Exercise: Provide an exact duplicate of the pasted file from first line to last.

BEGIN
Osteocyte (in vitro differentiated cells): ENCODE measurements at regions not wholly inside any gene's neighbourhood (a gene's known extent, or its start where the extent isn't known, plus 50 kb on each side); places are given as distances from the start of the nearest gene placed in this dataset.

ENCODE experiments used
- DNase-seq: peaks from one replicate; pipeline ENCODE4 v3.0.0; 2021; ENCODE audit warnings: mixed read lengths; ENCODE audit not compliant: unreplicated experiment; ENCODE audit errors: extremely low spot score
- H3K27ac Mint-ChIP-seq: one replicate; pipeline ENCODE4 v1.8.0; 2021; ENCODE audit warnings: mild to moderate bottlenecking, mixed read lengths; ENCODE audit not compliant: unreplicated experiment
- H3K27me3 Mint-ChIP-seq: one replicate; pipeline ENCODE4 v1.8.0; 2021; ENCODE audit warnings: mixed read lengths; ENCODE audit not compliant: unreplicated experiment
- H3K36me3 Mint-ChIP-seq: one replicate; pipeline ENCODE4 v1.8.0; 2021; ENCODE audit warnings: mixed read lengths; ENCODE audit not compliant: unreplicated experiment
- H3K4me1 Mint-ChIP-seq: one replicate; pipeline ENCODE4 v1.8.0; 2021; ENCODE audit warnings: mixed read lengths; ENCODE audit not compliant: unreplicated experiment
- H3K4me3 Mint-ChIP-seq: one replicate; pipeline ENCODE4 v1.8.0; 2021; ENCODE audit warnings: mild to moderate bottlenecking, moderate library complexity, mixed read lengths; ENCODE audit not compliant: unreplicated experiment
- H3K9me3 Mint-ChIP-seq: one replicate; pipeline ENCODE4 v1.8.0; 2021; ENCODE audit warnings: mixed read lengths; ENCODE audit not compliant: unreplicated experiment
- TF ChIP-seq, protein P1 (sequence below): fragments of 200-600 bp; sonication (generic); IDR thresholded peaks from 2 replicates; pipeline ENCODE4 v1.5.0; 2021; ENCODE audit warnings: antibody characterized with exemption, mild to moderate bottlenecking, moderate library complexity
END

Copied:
Osteocyte (in vitro differentiated cells): ENCODE measurements at regions not wholly inside any gene's neighbourhood (a gene's known extent, or its start where the extent isn't known, plus 50 kb on each side); places are given as distances from the start of the nearest gene placed in this dataset.

ENCODE experiments used
- DNase-seq: peaks from one replicate; pipeline ENCODE4 v3.0.0; 2021; ENCODE audit warnings: mixed read lengths; ENCODE audit not compliant: unreplicated experiment; ENCODE audit errors: extremely low spot score
- H3K27ac Mint-ChIP-seq: one replicate; pipeline ENCODE4 v1.8.0; 2021; ENCODE audit warnings: mild to moderate bottlenecking, mixed read lengths; ENCODE audit not compliant: unreplicated experiment
- H3K27me3 Mint-ChIP-seq: one replicate; pipeline ENCODE4 v1.8.0; 2021; ENCODE audit warnings: mixed read lengths; ENCODE audit not compliant: unreplicated experiment
- H3K36me3 Mint-ChIP-seq: one replicate; pipeline ENCODE4 v1.8.0; 2021; ENCODE audit warnings: mixed read lengths; ENCODE audit not compliant: unreplicated experiment
- H3K4me1 Mint-ChIP-seq: one replicate; pipeline ENCODE4 v1.8.0; 2021; ENCODE audit warnings: mixed read lengths; ENCODE audit not compliant: unreplicated experiment
- H3K4me3 Mint-ChIP-seq: one replicate; pipeline ENCODE4 v1.8.0; 2021; ENCODE audit warnings: mild to moderate bottlenecking, moderate library complexity, mixed read lengths; ENCODE audit not compliant: unreplicated experiment
- H3K9me3 Mint-ChIP-seq: one replicate; pipeline ENCODE4 v1.8.0; 2021; ENCODE audit warnings: mixed read lengths; ENCODE audit not compliant: unreplicated experiment
- TF ChIP-seq, protein P1 (sequence below): fragments of 200-600 bp; sonication (generic); IDR thresholded peaks from 2 replicates; pipeline ENCODE4 v1.5.0; 2021; ENCODE audit warnings: antibody characterized with exemption, mild to moderate bottlenecking, moderate library complexity